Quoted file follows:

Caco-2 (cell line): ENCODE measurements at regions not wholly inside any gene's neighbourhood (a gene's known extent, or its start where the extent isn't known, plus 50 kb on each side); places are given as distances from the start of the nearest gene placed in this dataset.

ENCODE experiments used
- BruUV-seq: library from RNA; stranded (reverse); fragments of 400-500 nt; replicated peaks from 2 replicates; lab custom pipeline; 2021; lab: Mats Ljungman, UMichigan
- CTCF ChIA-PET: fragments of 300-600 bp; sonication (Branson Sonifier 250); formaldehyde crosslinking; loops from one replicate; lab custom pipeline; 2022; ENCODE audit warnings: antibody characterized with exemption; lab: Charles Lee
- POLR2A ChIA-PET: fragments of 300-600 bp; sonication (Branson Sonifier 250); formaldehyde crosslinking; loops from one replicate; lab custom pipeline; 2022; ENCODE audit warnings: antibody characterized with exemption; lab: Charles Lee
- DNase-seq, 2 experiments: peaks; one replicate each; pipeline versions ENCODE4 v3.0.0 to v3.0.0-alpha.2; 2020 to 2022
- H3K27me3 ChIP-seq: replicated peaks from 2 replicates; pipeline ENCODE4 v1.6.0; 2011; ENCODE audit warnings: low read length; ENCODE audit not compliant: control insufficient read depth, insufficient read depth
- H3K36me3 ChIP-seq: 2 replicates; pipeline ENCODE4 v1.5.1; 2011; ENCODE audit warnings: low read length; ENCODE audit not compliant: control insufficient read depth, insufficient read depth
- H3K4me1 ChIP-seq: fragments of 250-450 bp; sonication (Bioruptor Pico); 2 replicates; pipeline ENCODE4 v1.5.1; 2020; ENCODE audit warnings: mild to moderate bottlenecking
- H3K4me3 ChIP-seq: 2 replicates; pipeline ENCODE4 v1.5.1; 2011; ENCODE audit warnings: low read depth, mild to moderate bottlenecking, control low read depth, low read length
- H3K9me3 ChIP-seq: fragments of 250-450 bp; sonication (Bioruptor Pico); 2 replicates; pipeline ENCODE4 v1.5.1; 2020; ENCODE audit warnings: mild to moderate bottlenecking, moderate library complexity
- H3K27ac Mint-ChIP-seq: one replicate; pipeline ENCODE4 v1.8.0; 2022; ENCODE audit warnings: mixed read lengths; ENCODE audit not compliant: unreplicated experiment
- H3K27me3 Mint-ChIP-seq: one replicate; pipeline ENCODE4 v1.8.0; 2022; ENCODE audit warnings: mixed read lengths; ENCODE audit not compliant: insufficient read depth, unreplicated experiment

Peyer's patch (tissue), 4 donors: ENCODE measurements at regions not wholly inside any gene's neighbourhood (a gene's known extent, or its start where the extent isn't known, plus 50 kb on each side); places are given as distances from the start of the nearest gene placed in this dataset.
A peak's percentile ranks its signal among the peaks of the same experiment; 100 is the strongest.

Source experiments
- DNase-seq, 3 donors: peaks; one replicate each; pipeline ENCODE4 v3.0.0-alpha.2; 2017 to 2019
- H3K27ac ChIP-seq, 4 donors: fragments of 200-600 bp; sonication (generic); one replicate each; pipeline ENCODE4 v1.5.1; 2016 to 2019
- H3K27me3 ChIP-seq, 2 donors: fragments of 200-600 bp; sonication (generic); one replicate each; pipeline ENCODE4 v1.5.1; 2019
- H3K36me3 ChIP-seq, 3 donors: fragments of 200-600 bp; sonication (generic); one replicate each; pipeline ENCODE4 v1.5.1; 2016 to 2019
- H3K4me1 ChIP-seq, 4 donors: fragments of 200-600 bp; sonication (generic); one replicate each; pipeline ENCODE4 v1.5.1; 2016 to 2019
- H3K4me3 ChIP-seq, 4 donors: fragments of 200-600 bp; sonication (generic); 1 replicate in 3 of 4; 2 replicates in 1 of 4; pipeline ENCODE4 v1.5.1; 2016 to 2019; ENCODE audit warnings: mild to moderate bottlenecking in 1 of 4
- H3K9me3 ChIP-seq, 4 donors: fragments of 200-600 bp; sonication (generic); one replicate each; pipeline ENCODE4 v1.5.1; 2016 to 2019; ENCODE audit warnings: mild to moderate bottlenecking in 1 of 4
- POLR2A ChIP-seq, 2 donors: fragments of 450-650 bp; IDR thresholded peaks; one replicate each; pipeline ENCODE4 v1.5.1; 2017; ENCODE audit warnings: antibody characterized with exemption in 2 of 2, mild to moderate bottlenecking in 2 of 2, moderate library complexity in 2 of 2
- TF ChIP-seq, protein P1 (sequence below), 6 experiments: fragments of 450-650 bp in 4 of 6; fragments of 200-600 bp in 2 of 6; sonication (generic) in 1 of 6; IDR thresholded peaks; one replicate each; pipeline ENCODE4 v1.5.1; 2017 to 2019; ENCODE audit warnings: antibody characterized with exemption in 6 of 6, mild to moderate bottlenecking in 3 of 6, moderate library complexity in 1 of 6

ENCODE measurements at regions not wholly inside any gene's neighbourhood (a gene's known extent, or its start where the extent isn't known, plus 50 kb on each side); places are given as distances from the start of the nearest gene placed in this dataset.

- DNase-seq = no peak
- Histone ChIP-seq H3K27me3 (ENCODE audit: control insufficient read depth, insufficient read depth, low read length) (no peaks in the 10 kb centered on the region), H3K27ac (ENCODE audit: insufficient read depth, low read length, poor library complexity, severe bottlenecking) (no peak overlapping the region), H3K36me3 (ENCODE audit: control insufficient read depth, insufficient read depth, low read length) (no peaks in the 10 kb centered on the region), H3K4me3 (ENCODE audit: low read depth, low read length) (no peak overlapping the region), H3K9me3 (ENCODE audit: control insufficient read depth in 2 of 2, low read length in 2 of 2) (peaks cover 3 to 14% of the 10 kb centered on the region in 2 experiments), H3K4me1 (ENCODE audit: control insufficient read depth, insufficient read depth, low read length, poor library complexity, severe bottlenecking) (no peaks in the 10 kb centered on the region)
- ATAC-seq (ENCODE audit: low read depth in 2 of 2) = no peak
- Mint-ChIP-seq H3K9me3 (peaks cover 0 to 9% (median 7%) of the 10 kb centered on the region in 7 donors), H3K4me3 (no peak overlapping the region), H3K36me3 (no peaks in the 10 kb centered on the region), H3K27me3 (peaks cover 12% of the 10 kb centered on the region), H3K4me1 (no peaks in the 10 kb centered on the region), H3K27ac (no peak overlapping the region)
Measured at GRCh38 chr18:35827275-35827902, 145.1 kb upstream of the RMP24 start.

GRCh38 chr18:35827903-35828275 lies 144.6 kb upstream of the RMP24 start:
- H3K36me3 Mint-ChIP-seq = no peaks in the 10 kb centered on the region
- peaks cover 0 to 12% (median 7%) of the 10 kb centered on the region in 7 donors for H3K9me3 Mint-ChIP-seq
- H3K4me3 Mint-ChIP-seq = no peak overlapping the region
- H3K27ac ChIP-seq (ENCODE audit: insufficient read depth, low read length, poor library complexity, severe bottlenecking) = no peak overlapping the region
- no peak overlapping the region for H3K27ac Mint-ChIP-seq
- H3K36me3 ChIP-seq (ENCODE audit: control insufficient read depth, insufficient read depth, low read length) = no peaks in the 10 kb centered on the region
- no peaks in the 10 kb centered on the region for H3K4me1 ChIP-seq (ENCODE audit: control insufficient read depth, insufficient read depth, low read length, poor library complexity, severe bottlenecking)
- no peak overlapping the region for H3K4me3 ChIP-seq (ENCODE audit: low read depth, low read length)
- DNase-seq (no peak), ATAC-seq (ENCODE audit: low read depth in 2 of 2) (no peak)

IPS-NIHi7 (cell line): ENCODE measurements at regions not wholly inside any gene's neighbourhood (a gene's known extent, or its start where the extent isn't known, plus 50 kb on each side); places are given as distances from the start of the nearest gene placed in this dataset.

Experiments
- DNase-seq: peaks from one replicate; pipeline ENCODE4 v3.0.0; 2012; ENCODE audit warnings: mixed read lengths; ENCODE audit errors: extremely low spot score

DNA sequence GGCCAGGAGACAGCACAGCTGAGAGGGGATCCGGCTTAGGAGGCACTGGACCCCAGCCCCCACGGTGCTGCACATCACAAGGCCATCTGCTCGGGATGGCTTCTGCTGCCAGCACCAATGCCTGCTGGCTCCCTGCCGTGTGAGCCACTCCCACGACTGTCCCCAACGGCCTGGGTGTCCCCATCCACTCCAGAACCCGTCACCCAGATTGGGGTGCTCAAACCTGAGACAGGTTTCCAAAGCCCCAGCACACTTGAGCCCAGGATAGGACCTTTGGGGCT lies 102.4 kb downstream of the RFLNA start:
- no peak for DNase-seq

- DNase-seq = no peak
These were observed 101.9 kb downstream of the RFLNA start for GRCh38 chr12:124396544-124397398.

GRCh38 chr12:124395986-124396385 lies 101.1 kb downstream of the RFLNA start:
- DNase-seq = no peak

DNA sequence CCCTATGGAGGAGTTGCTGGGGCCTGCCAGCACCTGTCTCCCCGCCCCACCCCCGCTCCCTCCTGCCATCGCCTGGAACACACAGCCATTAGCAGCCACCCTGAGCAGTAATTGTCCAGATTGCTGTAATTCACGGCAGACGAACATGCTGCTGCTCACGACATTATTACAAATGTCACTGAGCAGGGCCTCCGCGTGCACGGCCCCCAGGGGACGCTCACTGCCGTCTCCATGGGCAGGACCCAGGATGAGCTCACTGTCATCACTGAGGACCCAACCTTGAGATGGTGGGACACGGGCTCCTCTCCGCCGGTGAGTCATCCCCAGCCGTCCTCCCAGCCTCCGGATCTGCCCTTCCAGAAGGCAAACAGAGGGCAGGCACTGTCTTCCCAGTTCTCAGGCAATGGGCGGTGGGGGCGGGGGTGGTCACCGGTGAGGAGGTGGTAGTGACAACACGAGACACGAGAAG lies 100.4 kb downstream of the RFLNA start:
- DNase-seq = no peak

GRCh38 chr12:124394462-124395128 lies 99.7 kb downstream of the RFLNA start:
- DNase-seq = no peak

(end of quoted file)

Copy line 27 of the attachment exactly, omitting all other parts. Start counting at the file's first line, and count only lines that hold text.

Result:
- DNase-seq = no peak